Teachers and school officials normally form a filter of mandatory reporting when they see kids day in and day out in class. But with schools shut down, possibly eliminating in-person contact for the rest of the traditional school year, the danger of abuse or neglect could rise.
Castillo Cohen’s department already has noticed a drop in calls to the abuse and neglect hotline.
On Monday and Tuesday of last week, when school was still in session, Castillo Cohen notes, the abuse and neglect hotline fielded 1,900 calls. This week that number dropped to 1,117. Last month, 38% of calls to the hotline came from teachers or school staff or child care providers — people who no longer are seeing kids on a daily basis.
“Without being alarmist, while those kids are not at school where they are able to have the school community keeping their eyes out for them, we as a greater community need to step in and take that role to make sure kids are safe,” Castillo Cohen says. “Are kids at greater risk in times of stress? That could create extra risk in certain families, not in others. But when we don’t have eyes on kids it’s concerning from a child welfare perspective.”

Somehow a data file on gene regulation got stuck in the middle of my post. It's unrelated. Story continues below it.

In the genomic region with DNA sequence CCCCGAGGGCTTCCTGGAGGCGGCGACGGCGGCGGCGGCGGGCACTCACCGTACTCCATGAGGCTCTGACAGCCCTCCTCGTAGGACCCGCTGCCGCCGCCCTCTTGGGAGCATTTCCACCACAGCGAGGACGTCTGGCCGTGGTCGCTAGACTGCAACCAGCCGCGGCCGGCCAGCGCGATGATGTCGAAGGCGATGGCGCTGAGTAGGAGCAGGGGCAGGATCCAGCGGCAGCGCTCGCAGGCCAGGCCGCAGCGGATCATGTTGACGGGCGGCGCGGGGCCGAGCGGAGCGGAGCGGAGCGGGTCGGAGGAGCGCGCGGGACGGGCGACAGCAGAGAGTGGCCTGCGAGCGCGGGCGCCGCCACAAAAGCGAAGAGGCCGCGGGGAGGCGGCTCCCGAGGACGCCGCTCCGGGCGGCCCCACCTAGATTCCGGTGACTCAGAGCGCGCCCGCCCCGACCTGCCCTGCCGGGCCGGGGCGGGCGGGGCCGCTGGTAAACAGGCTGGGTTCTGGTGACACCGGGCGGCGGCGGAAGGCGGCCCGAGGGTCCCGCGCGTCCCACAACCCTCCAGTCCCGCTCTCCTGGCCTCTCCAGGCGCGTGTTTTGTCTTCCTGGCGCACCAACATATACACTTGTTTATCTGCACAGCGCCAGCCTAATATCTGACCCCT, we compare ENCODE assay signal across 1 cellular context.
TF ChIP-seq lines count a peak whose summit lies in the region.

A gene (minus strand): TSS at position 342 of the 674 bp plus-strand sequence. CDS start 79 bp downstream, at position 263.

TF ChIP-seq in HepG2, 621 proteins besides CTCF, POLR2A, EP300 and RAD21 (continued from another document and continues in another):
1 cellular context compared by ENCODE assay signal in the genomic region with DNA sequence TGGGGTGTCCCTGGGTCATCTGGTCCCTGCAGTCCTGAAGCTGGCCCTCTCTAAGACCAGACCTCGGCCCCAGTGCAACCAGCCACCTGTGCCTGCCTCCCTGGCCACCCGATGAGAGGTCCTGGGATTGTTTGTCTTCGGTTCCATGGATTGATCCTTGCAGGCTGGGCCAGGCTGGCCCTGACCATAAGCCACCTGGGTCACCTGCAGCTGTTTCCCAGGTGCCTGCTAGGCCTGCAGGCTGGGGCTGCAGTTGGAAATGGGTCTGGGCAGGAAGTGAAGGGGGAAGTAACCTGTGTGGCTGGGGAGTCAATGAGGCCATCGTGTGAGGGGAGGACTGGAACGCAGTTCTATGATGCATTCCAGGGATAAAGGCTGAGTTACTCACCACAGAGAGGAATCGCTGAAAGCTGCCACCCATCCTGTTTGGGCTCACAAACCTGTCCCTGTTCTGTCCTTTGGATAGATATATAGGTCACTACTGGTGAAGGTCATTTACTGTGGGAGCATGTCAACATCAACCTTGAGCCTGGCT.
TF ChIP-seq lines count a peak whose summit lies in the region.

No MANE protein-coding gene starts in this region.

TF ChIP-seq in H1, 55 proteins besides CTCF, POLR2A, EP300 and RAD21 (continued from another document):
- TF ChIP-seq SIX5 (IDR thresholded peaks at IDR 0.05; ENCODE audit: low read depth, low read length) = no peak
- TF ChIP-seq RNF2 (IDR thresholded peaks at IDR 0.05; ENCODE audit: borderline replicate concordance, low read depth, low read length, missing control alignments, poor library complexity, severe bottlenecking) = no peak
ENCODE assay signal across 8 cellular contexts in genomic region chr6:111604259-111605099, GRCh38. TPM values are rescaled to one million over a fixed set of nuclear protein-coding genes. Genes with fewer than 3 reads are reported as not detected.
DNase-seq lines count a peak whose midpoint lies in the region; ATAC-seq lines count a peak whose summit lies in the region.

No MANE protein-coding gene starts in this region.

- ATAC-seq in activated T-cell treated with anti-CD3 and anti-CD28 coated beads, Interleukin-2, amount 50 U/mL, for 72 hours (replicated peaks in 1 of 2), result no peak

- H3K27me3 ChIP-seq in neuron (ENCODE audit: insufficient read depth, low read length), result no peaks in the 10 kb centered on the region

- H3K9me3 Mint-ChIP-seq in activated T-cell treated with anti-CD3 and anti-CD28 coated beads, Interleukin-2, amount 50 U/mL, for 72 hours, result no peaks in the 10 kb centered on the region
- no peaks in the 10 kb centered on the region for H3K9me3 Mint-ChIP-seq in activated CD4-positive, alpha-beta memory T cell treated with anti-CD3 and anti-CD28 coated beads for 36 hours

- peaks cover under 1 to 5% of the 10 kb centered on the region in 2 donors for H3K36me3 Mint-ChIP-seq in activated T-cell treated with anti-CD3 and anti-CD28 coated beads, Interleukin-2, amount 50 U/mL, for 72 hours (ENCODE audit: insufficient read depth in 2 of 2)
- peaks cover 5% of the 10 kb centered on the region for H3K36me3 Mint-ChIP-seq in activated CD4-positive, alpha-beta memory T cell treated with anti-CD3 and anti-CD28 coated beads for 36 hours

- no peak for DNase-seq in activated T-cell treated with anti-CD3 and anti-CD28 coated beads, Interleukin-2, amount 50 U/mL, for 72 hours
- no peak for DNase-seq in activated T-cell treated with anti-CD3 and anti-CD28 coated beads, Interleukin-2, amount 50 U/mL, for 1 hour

So the agency has been talking about how families can stay active and build resilience, whether it’s by joining parenting groups on social media, connecting with friends on platforms like Google hangouts — or just talking on the phone to make sure people feel they can stay connected.
Outdoor activities also present an opportunity to connect, at a safe distance, though with the snow that hammered the Front Range on Thursday more indoor activities could be in the immediate future.